To do this, these gaskets are provided with circular perforations, 140 and 150 respectively, that have a diameter slightly greater than both the largest diameter of the cups 40 and the diameter of the cylindrical reservoirs 60, and the axis of which is coincident with the axis of these cups and of these cylindrical reservoirs.
Moreover, these gaskets, which may be only a few microns in thickness, are made of a liquid-impermeable, slightly compressible and possibly flexible material, which is preferably an elastomer like a silicone elastomer, such as a polydimethylsiloxane (PDMS).
Moreover, they are preferably manufactured by moulding so that, on the one hand, they are perfectly matched to the configuration of the substrate 12 and, on the other hand, their manufacturing cost is low enough for them to be able to be replaced with new gaskets each time the device 10 is used.
The clamps 6 and 7, that correspond to two examples of module E, have the function of holding the modules A, B, C and D in place once they have been assembled. Having a U-shaped cross section and a length substantially equal to the edges of the printed circuits 11 and 13, they can be fitted onto the edges of the stack formed by said modules after slight pressure has been-applied to this stack.
Referring now to
In the embodiment shown in
In the embodiment shown in
In this embodiment, the upper face of the substrate 12 is covered with a film 126 which is made of a biocompatible and optionally flexible material, such as a PDMS, a resin or a thermoplastic, and which is provided with through openings 127, coaxial with the openings 120 in the substrate. The dimensions of the openings 127 of the film are such that the cups comprise, in this case, two superposed frustoconical parts, namely a first part, which corresponds to the recesses 35 made in the wafer 121, and a second part, which corresponds to the openings 127 in the film 126.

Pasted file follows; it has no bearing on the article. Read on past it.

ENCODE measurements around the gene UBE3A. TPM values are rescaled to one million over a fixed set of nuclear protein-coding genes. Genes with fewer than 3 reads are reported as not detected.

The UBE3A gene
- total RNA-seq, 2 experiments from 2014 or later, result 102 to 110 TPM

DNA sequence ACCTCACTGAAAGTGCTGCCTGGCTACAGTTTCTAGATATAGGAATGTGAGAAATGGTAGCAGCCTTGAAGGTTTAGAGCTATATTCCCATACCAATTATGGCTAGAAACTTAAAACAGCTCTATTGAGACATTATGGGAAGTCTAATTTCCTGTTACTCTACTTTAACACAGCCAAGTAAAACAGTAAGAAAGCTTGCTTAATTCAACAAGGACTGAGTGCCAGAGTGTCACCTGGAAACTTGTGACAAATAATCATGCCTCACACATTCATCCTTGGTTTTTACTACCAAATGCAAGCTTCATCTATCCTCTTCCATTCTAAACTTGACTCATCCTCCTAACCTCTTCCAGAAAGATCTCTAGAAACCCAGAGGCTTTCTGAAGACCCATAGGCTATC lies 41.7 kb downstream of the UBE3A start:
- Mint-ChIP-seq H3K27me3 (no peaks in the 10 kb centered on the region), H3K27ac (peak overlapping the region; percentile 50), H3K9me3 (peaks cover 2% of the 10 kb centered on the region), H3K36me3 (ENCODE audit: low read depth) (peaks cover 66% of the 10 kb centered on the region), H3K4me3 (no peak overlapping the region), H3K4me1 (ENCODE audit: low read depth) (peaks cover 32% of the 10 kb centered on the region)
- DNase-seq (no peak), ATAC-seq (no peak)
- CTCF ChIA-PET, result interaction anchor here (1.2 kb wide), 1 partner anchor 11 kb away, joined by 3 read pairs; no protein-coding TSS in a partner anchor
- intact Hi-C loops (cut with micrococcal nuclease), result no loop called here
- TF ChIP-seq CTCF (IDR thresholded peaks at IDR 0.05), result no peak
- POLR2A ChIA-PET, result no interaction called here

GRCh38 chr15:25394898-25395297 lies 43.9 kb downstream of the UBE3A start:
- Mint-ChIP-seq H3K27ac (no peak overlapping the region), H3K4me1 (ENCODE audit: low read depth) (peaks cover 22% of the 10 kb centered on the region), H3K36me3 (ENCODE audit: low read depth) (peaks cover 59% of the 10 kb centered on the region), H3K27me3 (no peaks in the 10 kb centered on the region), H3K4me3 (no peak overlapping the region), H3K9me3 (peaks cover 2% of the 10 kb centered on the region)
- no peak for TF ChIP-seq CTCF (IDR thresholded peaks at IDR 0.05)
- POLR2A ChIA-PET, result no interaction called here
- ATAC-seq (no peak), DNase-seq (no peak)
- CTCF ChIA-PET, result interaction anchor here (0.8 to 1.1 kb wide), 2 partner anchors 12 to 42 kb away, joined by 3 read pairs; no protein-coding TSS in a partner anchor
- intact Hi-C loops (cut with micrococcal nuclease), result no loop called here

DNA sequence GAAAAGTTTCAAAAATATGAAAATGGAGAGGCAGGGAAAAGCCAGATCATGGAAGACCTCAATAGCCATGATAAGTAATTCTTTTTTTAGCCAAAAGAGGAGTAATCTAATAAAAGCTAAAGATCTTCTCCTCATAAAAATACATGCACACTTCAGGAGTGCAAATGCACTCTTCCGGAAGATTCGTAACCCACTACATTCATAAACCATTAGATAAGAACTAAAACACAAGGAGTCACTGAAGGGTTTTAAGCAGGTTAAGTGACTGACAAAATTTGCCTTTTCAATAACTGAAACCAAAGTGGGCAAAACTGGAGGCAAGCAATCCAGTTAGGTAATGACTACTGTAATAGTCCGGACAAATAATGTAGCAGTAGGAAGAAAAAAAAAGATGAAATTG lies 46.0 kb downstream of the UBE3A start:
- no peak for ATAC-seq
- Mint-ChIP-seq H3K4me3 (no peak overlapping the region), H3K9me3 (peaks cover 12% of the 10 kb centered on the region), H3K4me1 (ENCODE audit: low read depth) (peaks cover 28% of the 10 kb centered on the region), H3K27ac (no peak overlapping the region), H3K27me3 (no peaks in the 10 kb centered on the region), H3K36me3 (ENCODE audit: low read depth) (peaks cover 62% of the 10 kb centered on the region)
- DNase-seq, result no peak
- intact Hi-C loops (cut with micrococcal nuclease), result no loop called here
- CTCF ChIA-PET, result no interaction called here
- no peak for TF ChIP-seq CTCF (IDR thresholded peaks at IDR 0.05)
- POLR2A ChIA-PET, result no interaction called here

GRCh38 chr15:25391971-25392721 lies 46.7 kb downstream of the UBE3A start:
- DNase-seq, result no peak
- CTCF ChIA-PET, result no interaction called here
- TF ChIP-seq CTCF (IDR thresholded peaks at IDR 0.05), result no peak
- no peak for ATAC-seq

To give an example, cups:
Here again, it is preferable for the film 126 to be produced by moulding so that its manufacturing cost is low enough for it to be able, like the gaskets 4 and 5, to be replaced with a fresh film each time the device 10 is used.
In the embodiment shown in
In both cases, the cylindrical wall 50 is constituted by the same material as the one forming the wall 26 of the cylindrical recesses 25 provided in the intermediate membrane 122.
As an example, when the device 10 is intended to be used for measuring the electrical activity of cells of a conventional size, then substrate 12 as it is shown in
a) preparation of the wafer 123 by:
b) fastening, by wafer bonding, the wafer 123 thus obtained to a second silicon wafer polished beforehand on both sides, this second wafer being intended to form the future wafer 121;
c) polishing of this second silicon wafer until a thickness of 10 μm is obtained;
d) deposition, on this second silicon wafer, of a layer of SiO2 or Si3N4; and
e) production, in the thickness of the Si3N4 layer and of the second silicon wafer, of frustoconical recesses.
When the device 10 is intended to be used for measuring the electrical activity of large cells, then the substrate 12 as it is shown on
a) preparation of the wafer 123 as described above;
b) preparation of the wafer 121 by:
c) fastening, by wafer bonding, the wafer 121 thus obtained to the wafer 123, and then, optionally;
d) bonding or adhesion by simply pressing a film 126 onto the wafer 121.
The use of the device 10 is extremely simple.
Indeed, after having deposited a module D on a module A, and then a module B matched to the size of the cells whose electrical activity it is desired to measure, on the module D, the cups of the module B are filled with an extracellular medium or a medium that can be used as an extracellular medium, this medium having to be capable of ensuring both conduction of an electrical current and the survival of the cells.